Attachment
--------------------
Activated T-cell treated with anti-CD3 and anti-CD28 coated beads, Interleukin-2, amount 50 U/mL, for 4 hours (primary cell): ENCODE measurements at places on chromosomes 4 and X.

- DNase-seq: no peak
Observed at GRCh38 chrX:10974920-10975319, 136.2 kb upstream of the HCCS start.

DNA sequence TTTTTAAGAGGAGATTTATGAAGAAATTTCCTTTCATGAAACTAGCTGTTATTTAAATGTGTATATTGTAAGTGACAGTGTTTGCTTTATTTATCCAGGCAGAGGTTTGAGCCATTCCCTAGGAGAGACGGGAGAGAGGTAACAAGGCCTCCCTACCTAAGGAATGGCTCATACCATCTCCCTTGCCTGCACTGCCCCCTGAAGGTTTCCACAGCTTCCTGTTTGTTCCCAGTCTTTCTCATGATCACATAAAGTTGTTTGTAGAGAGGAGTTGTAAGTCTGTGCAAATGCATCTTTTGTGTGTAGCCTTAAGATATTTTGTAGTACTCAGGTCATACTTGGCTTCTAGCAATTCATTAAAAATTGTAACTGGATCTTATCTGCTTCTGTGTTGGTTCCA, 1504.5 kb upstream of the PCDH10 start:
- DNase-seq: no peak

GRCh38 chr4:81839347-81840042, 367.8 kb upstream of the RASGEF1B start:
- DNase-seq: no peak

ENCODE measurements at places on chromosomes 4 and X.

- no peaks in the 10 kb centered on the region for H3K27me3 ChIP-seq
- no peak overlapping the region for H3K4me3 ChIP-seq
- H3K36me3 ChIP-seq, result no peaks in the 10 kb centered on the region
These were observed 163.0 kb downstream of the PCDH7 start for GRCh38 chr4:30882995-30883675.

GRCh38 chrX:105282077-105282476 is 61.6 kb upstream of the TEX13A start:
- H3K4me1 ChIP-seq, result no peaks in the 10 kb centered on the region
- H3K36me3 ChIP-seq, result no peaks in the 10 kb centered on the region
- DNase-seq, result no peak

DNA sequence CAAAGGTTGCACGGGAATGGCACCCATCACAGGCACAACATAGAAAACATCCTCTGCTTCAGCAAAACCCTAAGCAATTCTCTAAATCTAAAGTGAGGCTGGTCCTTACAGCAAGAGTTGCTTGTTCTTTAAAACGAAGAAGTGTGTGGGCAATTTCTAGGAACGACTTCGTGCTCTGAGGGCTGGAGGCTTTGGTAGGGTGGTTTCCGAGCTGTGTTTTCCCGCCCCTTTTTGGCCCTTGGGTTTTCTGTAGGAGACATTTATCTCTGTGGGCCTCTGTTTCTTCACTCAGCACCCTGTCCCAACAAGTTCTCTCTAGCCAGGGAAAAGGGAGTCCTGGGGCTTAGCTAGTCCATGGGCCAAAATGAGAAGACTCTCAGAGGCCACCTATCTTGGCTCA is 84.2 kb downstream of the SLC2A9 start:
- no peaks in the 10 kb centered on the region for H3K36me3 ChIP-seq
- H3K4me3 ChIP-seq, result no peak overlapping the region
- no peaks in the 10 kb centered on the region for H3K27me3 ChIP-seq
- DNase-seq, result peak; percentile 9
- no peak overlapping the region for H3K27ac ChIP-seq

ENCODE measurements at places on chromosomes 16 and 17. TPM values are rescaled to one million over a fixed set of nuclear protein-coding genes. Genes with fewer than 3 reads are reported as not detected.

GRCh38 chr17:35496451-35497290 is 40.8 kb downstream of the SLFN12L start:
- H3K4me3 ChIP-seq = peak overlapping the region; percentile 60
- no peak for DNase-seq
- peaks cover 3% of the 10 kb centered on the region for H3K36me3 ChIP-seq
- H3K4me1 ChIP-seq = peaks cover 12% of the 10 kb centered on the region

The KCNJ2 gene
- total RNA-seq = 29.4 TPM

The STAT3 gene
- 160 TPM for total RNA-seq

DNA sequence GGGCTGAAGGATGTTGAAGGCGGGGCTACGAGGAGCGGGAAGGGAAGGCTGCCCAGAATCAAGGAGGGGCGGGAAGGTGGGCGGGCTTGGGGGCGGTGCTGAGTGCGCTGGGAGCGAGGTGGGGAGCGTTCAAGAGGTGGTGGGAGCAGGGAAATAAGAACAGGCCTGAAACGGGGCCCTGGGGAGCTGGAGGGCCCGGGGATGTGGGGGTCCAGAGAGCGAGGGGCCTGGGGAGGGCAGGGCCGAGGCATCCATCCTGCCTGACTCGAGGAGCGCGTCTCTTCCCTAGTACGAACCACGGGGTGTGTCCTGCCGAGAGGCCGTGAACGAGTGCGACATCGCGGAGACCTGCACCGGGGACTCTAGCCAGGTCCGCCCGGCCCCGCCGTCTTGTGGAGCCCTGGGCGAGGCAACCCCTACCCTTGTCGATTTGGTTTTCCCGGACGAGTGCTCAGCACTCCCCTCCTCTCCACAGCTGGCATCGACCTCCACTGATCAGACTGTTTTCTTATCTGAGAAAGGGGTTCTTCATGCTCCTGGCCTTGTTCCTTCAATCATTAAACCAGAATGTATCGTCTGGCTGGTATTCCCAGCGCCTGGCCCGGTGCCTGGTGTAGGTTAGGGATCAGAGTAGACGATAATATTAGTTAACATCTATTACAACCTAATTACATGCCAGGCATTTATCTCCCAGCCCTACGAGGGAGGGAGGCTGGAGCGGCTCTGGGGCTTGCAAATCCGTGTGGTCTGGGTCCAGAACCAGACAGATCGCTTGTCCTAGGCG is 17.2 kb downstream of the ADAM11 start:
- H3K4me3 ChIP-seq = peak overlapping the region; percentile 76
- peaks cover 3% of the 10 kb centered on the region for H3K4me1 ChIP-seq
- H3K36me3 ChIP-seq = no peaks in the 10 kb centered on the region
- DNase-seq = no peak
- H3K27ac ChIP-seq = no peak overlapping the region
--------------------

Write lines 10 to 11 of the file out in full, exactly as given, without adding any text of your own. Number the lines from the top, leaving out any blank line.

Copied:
- no peak overlapping the region for H3K4me3 ChIP-seq
- H3K36me3 ChIP-seq, result no peaks in the 10 kb centered on the region